Ruby creators warn of serious flaws

By Matthew Broersma, Techworld.com |  Security, Ruby, vulnerabilities

The Ruby programming language, which has become popular as the basis for web 2.0 sites such as Twitter, contains serious security flaws that could allow attackers to take over an organization's web server, according to the Ruby development team.

The "disturbing" flaws, which were disclosed on Friday, could affect nearly any typical Ruby-based web application, according to Thomas Ptacek, founder of security firm Matasano.

The five bugs affect Ruby version 1.8 up to 1.8.7-p21 and version 1.9 up to 1.9.0-1, according to the Ruby development team.

Users can remedy the problem by upgrading to a patched version of Ruby, developers said, with patches available on the Ruby language site.

Popular websites such as Twitter, Scribd, Hulu and the Facebook application Friends for Sale use Ruby, along with the Rails framework, to deploy sophisticated features.

At least three of the published vulnerabilities are easily exploitable and allow normal Ruby code to corrupt the memory of the standard interpreter MRI, Matasano's Ptacek said in an advisory on Friday.

"They involve integer handling errors in the native code backing Ruby's Array, String, and Bignum classes," Ptacek wrote. "These are core classes in Ruby, and don't depend on the libraries or extensions that programs load."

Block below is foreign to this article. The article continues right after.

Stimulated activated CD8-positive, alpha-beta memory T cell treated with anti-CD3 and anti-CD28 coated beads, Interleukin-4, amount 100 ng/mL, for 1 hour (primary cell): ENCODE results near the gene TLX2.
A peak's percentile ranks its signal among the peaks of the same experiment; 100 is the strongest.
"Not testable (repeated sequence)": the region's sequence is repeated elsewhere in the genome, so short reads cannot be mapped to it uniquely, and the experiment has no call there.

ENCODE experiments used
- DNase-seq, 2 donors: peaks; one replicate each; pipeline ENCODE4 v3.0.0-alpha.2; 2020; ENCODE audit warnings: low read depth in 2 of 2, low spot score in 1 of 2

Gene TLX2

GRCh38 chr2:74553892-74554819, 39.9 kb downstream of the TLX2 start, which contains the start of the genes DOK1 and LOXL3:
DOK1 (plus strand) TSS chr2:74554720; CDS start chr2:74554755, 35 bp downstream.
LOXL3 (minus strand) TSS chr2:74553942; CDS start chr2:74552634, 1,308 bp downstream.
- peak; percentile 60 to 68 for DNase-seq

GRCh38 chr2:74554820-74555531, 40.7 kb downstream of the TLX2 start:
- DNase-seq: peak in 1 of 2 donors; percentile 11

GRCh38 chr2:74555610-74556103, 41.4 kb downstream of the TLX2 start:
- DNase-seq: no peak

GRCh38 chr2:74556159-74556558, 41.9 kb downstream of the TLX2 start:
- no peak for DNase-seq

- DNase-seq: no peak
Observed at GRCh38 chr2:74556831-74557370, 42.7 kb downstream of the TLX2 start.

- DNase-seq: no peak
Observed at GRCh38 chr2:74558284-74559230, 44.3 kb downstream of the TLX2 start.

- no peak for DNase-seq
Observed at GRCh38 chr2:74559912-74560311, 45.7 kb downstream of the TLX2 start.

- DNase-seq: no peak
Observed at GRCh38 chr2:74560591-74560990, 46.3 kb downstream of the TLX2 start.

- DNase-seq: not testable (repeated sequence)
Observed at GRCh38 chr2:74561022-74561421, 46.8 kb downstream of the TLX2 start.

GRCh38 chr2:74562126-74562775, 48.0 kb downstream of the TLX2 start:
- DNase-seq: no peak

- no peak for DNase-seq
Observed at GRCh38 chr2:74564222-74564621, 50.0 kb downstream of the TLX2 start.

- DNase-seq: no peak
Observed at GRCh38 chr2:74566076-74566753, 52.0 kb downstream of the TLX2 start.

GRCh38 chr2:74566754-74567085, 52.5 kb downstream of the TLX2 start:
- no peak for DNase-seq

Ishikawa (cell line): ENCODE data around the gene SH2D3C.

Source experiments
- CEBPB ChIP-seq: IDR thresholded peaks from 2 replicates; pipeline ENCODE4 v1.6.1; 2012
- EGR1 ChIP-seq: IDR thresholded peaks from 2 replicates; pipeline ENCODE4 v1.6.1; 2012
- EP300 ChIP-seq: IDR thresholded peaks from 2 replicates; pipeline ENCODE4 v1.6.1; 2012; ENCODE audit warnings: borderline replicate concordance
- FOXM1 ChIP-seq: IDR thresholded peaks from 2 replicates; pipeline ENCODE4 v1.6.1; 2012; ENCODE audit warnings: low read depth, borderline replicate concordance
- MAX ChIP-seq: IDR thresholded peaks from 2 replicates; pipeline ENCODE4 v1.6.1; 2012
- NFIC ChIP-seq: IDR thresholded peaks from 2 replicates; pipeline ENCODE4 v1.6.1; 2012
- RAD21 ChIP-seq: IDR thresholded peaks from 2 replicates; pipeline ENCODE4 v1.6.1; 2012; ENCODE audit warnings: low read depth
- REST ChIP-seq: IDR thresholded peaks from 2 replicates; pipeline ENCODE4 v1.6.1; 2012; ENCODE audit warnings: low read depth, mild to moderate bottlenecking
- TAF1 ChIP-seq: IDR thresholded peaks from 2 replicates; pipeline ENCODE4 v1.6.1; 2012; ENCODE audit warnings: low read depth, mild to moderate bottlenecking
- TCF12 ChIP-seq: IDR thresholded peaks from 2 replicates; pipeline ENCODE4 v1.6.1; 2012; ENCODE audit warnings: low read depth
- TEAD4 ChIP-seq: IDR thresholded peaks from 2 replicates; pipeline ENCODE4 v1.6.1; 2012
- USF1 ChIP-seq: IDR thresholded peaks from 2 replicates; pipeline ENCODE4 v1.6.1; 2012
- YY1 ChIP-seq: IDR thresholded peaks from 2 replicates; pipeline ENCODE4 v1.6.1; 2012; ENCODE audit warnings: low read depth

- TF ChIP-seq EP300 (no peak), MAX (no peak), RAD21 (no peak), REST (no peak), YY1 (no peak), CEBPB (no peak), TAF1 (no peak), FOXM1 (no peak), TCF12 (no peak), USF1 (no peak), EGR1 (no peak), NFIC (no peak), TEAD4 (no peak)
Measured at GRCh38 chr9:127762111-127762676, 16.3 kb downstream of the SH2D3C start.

He said organizations running Ruby-based web applications should upgrade their servers as soon as possible.

"Why is this so disturbing? These vulnerabilities are likely to crop up in just about any average Ruby web application," he wrote. "The conditions under which the vulnerabilities are exploitable depend on the Ruby programs you are running. But don't gamble. Update as soon as you can."

Join us:
Facebook

Twitter

Pinterest

Tumblr

LinkedIn

Google+

Spotlight on ...
Online Training

    Upgrade your skills and earn higher pay

    Readers to share their best tips for maximizing training dollars and getting the most out self-directed learning. Here’s what they said.

     

    Learn more

SecurityWhite Papers & Webcasts

See more White Papers | Webcasts

Answers - Powered by ITworld

Join us:
Facebook

Twitter

Pinterest

Tumblr

LinkedIn

Google+

Ask a Question
randomness